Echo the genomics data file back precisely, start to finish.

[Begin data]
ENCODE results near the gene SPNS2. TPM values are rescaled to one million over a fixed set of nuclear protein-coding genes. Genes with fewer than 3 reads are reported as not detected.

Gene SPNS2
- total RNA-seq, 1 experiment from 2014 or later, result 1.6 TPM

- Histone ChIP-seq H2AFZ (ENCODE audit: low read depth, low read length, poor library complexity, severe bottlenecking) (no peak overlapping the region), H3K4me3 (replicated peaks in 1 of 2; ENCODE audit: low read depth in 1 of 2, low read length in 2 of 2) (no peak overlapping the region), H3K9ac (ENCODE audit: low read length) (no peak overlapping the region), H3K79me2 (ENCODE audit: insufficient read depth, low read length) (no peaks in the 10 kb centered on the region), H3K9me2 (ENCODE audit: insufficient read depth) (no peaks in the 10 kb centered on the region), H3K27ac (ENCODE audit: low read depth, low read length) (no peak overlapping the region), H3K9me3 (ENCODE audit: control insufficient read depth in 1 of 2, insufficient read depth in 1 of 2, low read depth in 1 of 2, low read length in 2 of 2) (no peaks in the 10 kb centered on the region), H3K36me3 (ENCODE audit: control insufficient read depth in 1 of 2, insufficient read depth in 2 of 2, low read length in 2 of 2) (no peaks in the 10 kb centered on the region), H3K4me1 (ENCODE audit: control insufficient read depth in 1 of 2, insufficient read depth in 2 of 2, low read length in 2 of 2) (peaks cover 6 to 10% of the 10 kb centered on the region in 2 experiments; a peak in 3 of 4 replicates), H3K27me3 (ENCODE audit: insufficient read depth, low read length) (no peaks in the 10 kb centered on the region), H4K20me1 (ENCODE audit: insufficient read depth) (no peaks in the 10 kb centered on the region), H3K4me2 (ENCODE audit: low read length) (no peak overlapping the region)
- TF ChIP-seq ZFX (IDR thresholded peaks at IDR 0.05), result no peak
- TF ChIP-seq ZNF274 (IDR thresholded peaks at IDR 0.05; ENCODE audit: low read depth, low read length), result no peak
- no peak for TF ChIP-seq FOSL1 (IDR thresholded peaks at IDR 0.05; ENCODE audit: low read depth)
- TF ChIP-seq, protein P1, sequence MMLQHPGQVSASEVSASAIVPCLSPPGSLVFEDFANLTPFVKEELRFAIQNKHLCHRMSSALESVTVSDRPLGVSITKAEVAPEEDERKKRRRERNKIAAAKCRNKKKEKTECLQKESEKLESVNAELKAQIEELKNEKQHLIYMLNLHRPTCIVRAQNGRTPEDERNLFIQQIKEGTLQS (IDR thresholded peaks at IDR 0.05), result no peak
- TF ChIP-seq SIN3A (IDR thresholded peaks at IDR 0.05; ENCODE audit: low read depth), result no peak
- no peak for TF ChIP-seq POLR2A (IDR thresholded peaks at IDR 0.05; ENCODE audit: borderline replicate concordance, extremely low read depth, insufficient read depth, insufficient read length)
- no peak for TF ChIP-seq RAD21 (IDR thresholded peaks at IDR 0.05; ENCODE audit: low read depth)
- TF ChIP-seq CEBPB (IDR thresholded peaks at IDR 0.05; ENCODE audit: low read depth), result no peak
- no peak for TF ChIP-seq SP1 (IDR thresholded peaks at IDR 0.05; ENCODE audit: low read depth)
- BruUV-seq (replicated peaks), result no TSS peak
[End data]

ENCODE results near the gene SPNS2. TPM values are rescaled to one million over a fixed set of nuclear protein-coding genes. Genes with fewer than 3 reads are reported as not detected.

Gene SPNS2
- total RNA-seq, 1 experiment from 2014 or later, result 1.6 TPM

- Histone ChIP-seq H2AFZ (ENCODE audit: low read depth, low read length, poor library complexity, severe bottlenecking) (no peak overlapping the region), H3K4me3 (replicated peaks in 1 of 2; ENCODE audit: low read depth in 1 of 2, low read length in 2 of 2) (no peak overlapping the region), H3K9ac (ENCODE audit: low read length) (no peak overlapping the region), H3K79me2 (ENCODE audit: insufficient read depth, low read length) (no peaks in the 10 kb centered on the region), H3K9me2 (ENCODE audit: insufficient read depth) (no peaks in the 10 kb centered on the region), H3K27ac (ENCODE audit: low read depth, low read length) (no peak overlapping the region), H3K9me3 (ENCODE audit: control insufficient read depth in 1 of 2, insufficient read depth in 1 of 2, low read depth in 1 of 2, low read length in 2 of 2) (no peaks in the 10 kb centered on the region), H3K36me3 (ENCODE audit: control insufficient read depth in 1 of 2, insufficient read depth in 2 of 2, low read length in 2 of 2) (no peaks in the 10 kb centered on the region), H3K4me1 (ENCODE audit: control insufficient read depth in 1 of 2, insufficient read depth in 2 of 2, low read length in 2 of 2) (peaks cover 6 to 10% of the 10 kb centered on the region in 2 experiments; a peak in 3 of 4 replicates), H3K27me3 (ENCODE audit: insufficient read depth, low read length) (no peaks in the 10 kb centered on the region), H4K20me1 (ENCODE audit: insufficient read depth) (no peaks in the 10 kb centered on the region), H3K4me2 (ENCODE audit: low read length) (no peak overlapping the region)
- TF ChIP-seq ZFX (IDR thresholded peaks at IDR 0.05), result no peak
- TF ChIP-seq ZNF274 (IDR thresholded peaks at IDR 0.05; ENCODE audit: low read depth, low read length), result no peak
- no peak for TF ChIP-seq FOSL1 (IDR thresholded peaks at IDR 0.05; ENCODE audit: low read depth)
- TF ChIP-seq, protein P1, sequence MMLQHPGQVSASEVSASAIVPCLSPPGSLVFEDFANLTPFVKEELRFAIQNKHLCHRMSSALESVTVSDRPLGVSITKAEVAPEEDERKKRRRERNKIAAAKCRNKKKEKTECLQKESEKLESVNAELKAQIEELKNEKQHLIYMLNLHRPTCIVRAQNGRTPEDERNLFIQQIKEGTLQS (IDR thresholded peaks at IDR 0.05), result no peak
- TF ChIP-seq SIN3A (IDR thresholded peaks at IDR 0.05; ENCODE audit: low read depth), result no peak
- no peak for TF ChIP-seq POLR2A (IDR thresholded peaks at IDR 0.05; ENCODE audit: borderline replicate concordance, extremely low read depth, insufficient read depth, insufficient read length)
- no peak for TF ChIP-seq RAD21 (IDR thresholded peaks at IDR 0.05; ENCODE audit: low read depth)
- TF ChIP-seq CEBPB (IDR thresholded peaks at IDR 0.05; ENCODE audit: low read depth), result no peak
- no peak for TF ChIP-seq SP1 (IDR thresholded peaks at IDR 0.05; ENCODE audit: low read depth)
- BruUV-seq (replicated peaks), result no TSS peak